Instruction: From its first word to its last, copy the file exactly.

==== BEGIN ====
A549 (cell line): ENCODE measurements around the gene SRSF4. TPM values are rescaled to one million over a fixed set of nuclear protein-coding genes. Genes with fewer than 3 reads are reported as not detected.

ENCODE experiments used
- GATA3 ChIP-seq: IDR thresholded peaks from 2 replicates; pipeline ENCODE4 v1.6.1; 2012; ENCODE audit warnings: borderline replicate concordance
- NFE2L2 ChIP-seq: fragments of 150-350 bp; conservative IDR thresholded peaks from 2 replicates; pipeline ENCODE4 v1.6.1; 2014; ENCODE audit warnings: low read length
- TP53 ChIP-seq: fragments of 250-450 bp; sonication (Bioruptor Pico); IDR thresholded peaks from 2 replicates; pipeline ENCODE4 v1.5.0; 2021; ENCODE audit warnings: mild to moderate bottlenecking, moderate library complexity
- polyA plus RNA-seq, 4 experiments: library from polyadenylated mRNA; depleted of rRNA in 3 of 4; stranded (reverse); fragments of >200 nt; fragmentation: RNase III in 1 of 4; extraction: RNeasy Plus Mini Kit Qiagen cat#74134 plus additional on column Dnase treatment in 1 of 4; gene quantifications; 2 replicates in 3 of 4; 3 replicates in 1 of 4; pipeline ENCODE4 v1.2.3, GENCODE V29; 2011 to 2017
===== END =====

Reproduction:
A549 (cell line): ENCODE measurements around the gene SRSF4. TPM values are rescaled to one million over a fixed set of nuclear protein-coding genes. Genes with fewer than 3 reads are reported as not detected.

ENCODE experiments used
- GATA3 ChIP-seq: IDR thresholded peaks from 2 replicates; pipeline ENCODE4 v1.6.1; 2012; ENCODE audit warnings: borderline replicate concordance
- NFE2L2 ChIP-seq: fragments of 150-350 bp; conservative IDR thresholded peaks from 2 replicates; pipeline ENCODE4 v1.6.1; 2014; ENCODE audit warnings: low read length
- TP53 ChIP-seq: fragments of 250-450 bp; sonication (Bioruptor Pico); IDR thresholded peaks from 2 replicates; pipeline ENCODE4 v1.5.0; 2021; ENCODE audit warnings: mild to moderate bottlenecking, moderate library complexity
- polyA plus RNA-seq, 4 experiments: library from polyadenylated mRNA; depleted of rRNA in 3 of 4; stranded (reverse); fragments of >200 nt; fragmentation: RNase III in 1 of 4; extraction: RNeasy Plus Mini Kit Qiagen cat#74134 plus additional on column Dnase treatment in 1 of 4; gene quantifications; 2 replicates in 3 of 4; 3 replicates in 1 of 4; pipeline ENCODE4 v1.2.3, GENCODE V29; 2011 to 2017